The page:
Ask The Electrician: Fire Alarm Testing - Brian Leborgne

July 28, 2023 - Spotlights
Brian Leborgne

Why should I test my building’s fire alarm system?
Staying up to date with today’s fire alarm systems can be challenging, but it is crucial. The typical lifespan for a fire alarm control panel is 20 years. While this may seem like a long time, if you fail to maintain and test your fire alarm system, you’ll be left with outdated and antiquated equipment. When manufacturers like Honeywell, Simplex and FCI phase out equipment, they no longer support or offer replacement parts for, you’ll be left unprepared and in a potentially dangerous situation. Unfortunately, this happens often in schools.

In this Ask The Electrician, I’ll break down the components of a fire alarm system and the four testing segments.

Fire Alarm System Components
A fire alarm system is a life safety device consisting of several components that detect fire, smoke and carbon monoxide in a designated area. It also signals emergency personnel and alerts building occupants to the potential hazard. Because fire alarms are life safety systems, state and local jurisdictions have specific regulations regarding periodic testing and maintenance. It is imperative these regulations and guidelines be followed in any, and all, fire alarm testing, while also being performed according to the manufacturer’s specifications.

Fire alarm testing, when done correctly, exercises the entire fire alarm system and typically includes five testing segments:

1) Initiating devices: smoke detectors, heat detectors, fire sprinkler system devices and pull stations 

2) Signal devices: horns, strobes and exterior beacons

3) Control devices: elevator recall and smoke evacuation 

4) Communication devices: municipal master box unit and/or digital communicator that alert the fire department and/or central monitoring station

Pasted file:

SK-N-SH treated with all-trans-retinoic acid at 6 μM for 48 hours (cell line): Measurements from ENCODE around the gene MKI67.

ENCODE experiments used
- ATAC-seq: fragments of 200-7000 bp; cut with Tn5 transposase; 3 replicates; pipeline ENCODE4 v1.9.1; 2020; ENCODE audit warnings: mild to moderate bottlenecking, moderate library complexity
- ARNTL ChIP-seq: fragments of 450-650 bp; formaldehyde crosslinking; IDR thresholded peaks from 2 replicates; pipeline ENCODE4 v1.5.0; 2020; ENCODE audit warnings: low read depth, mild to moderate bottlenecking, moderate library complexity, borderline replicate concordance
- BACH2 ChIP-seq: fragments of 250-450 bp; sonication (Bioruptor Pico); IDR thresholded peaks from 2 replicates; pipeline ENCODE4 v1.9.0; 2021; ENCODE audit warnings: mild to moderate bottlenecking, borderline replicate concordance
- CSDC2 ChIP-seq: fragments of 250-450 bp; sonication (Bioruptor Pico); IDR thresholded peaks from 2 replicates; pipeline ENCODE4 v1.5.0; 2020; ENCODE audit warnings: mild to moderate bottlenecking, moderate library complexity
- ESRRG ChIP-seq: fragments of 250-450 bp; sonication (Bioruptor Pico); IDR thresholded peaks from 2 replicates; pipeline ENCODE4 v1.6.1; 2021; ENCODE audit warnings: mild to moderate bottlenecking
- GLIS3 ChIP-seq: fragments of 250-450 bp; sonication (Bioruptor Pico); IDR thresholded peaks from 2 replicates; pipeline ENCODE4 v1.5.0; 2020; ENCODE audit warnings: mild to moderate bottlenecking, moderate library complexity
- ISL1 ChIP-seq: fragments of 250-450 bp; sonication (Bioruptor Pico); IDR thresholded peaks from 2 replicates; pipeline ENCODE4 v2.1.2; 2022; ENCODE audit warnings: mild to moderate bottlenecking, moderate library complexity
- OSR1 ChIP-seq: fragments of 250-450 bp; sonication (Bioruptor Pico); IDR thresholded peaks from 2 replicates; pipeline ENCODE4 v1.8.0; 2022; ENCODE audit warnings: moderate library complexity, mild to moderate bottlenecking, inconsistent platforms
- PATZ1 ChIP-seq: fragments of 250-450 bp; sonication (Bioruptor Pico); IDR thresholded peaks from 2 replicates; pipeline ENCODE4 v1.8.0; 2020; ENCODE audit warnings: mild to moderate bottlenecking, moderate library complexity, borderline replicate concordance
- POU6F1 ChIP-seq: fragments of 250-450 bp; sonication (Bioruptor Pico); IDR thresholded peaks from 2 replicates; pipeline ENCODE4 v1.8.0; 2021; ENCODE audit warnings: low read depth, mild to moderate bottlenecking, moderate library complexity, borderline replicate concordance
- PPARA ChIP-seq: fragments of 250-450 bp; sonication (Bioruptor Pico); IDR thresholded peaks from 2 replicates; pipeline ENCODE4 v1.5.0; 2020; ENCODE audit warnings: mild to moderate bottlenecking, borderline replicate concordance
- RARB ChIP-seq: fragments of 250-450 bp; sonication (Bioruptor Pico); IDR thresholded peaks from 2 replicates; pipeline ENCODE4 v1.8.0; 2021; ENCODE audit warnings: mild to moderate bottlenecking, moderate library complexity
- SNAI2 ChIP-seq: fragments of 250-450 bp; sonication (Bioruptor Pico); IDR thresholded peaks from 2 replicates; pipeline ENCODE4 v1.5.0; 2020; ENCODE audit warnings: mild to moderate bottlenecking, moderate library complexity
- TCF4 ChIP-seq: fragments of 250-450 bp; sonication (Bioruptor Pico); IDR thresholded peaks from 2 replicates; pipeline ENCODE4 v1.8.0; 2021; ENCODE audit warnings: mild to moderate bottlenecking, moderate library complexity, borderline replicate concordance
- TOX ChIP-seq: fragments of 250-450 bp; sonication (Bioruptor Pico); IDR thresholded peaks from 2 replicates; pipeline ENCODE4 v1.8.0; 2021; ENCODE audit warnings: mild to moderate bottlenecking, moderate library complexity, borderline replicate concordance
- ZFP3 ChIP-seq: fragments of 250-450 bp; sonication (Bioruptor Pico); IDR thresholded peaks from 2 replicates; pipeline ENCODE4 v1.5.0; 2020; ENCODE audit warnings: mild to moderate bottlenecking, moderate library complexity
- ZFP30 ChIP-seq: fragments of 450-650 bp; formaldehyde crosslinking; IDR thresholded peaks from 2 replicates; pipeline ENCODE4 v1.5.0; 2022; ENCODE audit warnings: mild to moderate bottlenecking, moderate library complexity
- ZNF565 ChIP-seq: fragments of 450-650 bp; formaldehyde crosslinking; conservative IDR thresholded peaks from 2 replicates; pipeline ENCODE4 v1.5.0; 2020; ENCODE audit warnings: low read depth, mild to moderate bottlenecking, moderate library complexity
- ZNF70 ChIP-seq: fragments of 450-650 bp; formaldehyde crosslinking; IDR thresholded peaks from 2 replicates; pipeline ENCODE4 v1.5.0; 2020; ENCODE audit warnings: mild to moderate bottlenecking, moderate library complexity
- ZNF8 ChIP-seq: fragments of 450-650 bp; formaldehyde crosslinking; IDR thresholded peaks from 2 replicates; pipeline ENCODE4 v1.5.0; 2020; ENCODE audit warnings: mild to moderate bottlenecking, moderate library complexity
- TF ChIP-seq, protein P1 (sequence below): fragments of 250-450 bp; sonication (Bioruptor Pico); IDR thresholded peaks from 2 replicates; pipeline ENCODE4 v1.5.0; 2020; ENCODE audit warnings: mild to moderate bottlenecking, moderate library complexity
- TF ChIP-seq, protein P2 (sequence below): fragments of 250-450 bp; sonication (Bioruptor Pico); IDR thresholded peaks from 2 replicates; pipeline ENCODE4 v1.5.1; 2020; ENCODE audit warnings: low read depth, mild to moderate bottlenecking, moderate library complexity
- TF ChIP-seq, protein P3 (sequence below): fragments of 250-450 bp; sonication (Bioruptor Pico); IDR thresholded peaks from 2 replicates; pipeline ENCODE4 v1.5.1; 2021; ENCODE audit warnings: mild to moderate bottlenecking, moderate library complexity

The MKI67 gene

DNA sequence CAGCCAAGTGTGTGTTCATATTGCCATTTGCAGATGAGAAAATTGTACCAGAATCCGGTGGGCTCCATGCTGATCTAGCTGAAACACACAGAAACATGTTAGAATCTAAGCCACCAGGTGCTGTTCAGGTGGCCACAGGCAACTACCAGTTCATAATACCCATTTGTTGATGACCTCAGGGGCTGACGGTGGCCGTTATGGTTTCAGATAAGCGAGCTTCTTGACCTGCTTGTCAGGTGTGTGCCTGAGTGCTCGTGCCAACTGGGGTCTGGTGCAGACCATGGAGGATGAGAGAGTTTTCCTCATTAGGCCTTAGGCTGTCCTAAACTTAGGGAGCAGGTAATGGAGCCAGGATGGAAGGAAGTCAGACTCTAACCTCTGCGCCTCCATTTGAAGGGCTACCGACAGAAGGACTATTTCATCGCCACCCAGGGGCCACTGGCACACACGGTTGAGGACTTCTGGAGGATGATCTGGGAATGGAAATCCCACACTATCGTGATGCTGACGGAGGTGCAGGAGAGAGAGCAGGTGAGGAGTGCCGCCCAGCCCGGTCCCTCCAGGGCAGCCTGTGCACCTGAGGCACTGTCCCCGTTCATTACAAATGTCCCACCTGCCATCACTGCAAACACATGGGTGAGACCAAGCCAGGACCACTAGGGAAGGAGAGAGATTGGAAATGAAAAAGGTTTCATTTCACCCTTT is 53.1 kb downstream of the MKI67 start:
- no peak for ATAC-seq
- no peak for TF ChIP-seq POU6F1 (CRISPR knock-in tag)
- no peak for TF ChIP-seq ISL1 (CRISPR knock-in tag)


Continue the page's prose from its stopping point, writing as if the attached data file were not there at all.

5) System battery load testing 

Testing Initiating Devices
Testing of smoke detectors consists of a chamber test. This is performed by introducing actual smoke or approved aerosol smoke into the smoke detector chamber to ensure the sensor elements are properly detecting smoke.

Testing of heat detectors consists of introducing infrared heat into the detector using an approved heat testing tool to ensure the sensor element is able to properly detect heat. IESC uses a Solo Test Kit ( for smoke, heat and CO detectors.

When testing pull stations, the unit must be physically activated by pulling the designated pull station lever. Simply unlocking the front cover of the pull station and opening the internal toggle switch by hand is not an approved method. 

Testing Signal Devices
The best method to test the horns and strobes in a building is to activate an alarm condition, then walk to each unit to ensure that each device is sounding and/or strobing properly. In addition to the interior horns/strobes, it is important to test any exterior beacons as well. These devices serve as an extra measure to help the fire department to identify the building.

Testing Control Devices
Testing control devices is a more complicated procedure that may require the presence of additional industry professionals, such as elevator or HVAC technicians. Some buildings may have elevators that need to be called to a specific floor to avoid opening on the floor where there is smoke or fire detected. Some buildings may have smoke evacuation systems that need to be tested. These buildings may require that sound systems be shut down to allow fire evacuation announcements and signals to be clearly identified.

Testing Communication Devices
It is imperative that communication devices be tested during inspection such as master boxes, phone dialers and radio boxes. These technologies are often directly connected to external sources, such as municipalities and/or monitoring stations and must be tested.

At the end of the inspection, the fire alarm system must be restored to normal. After that, the fire department and/or central monitoring station should be contacted to inform them the inspection is complete, and to verify that the system has been restored to normal operating on their end.

While testing a fire alarm system can be disruptive, it is absolutely essential. Testing on a regular basis can save time and money. Replacing an entire fire alarm system can cost tens of thousands - testing only costs a couple of hundred dollars. They say that if you were in a time machine and went ahead 100 years, the only thing you’d recognize in your hometown is the schools. Make sure your systems are maintained and tested.

Brian Leborgne is a service manager with Interstate Electrical Services Corp. for NH, ME and VT.



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